My dear friends, L and J, just returned from an adventure in Panama. Traveling into the verdant mountainous jungles, they came upon an artist known for his creative ability of transforming the leaves of the toquilla palm (Carludovica palmate) into what is known as the Panama hat.
So now, thanks to L and J, I am now wearing my “Panama” at a jaunty angle everywhere I go these days. This is a hat like no others. Even on the warmest days, with the sun directly on my head, I never feel hot. According to L and J, the positioning of the hat denotes the emotional state of the wearer.
The Panama hat plant a.k.a. toquilla palm is not a palm tree. And it grows in more places than Panama, from Central America to Bolivia. In fact the Panama hat is originally from Ecuador. Artisans were weaving the leaves into hats as early as the seventh century. When they were “discovered” by the Americans and Europeans, finished hats were shipped from Ecuador to the Isthmus of Panama before heading out to other parts of the world. And that is why we now know them as Panama hats.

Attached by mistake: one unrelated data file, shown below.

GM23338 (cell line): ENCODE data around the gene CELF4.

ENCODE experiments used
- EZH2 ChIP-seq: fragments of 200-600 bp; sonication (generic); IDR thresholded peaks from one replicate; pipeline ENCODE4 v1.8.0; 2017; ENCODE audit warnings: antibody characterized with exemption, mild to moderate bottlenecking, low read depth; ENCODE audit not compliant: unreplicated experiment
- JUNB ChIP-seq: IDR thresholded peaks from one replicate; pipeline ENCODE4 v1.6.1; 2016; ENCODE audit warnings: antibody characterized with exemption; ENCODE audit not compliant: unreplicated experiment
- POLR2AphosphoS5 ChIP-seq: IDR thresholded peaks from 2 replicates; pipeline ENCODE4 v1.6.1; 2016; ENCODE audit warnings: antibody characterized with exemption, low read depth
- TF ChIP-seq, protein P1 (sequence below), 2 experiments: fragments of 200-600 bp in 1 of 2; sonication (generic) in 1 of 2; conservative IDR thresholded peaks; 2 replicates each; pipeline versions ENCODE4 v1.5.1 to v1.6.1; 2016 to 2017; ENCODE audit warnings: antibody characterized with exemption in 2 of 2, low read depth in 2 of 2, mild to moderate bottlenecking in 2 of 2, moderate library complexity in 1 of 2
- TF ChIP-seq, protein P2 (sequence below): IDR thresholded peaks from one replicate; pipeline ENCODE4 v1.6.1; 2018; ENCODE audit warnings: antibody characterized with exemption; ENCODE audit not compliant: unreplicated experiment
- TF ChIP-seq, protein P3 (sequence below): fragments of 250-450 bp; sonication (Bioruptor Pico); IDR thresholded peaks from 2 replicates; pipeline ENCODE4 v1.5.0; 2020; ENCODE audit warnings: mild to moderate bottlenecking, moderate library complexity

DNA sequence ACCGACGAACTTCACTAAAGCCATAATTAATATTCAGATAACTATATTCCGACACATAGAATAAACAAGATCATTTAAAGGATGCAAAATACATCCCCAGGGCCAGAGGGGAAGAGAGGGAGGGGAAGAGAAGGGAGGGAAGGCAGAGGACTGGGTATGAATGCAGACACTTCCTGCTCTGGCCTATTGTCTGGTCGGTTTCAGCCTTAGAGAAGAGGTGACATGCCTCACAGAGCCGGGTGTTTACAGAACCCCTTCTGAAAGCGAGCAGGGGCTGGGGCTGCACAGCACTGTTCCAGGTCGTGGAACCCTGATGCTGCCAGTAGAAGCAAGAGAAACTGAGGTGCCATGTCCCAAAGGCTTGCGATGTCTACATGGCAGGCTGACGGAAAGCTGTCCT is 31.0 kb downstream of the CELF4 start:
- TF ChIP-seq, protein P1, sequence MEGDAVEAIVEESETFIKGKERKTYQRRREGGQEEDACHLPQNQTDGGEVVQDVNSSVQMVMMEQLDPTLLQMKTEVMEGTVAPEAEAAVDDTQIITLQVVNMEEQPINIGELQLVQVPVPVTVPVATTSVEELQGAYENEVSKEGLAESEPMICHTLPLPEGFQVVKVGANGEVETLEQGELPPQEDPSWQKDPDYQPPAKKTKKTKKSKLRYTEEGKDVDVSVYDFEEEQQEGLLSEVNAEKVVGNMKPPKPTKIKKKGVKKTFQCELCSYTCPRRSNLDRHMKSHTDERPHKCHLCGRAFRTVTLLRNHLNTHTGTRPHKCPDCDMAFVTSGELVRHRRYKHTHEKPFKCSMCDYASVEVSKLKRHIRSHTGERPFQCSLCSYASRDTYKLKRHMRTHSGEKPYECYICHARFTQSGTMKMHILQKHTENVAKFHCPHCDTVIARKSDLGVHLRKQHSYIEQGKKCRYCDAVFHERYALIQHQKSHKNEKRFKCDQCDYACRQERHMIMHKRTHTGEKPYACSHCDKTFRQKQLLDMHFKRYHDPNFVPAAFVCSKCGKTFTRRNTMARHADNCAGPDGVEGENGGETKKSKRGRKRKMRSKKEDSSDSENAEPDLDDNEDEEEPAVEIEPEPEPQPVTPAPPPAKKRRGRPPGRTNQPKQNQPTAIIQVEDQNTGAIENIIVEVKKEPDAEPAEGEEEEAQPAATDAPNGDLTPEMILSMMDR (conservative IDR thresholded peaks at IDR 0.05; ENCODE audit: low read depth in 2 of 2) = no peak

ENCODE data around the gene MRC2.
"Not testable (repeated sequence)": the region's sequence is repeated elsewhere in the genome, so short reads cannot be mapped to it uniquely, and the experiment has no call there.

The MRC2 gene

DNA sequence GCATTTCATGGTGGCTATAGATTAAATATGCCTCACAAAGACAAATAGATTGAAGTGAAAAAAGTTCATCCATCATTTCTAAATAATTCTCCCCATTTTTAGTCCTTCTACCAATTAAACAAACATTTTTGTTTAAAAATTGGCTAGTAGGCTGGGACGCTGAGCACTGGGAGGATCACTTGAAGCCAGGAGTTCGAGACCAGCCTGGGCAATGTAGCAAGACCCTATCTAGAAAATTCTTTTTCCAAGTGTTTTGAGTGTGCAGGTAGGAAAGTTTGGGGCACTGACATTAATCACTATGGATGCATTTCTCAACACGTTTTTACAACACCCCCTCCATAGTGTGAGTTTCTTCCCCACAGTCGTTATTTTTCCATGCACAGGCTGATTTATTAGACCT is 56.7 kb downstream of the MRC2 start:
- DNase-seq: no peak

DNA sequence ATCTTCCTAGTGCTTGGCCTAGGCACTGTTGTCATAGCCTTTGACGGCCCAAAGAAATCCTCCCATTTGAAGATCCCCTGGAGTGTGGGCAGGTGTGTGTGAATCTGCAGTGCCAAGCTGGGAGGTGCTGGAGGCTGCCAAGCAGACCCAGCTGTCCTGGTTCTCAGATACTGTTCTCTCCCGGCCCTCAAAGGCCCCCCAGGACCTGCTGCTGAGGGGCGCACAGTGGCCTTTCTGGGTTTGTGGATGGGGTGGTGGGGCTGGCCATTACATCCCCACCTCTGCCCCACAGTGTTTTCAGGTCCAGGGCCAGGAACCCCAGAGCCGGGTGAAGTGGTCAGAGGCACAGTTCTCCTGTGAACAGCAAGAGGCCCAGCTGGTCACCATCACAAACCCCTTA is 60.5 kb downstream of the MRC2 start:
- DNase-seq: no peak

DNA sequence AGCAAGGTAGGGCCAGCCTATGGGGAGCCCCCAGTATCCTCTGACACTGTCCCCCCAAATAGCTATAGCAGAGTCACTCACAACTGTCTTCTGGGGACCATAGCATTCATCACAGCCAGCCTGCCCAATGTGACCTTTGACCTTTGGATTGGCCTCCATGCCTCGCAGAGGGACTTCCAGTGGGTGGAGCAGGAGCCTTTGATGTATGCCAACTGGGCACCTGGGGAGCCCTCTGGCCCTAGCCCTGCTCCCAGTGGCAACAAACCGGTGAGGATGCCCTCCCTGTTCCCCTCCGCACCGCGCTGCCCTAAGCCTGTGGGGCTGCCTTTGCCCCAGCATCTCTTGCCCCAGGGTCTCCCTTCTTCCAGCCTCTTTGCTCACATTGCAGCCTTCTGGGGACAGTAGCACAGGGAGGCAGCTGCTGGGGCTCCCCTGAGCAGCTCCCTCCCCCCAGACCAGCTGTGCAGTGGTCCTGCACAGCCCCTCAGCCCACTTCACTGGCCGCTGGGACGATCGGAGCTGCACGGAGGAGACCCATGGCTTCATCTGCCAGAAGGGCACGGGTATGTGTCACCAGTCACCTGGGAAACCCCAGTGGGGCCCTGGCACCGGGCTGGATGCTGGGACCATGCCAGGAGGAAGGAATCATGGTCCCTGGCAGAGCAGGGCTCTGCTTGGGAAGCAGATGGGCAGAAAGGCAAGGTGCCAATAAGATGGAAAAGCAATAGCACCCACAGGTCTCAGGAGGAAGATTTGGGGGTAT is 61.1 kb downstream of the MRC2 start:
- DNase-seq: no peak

On December 6, 2012, the art of weaving the traditional Ecuadorian toquilla hat was added to the UNESCO intangible cultural heritage list. The more I read, the more I know how important it is to preserve this tradition. I wear this hat proudly.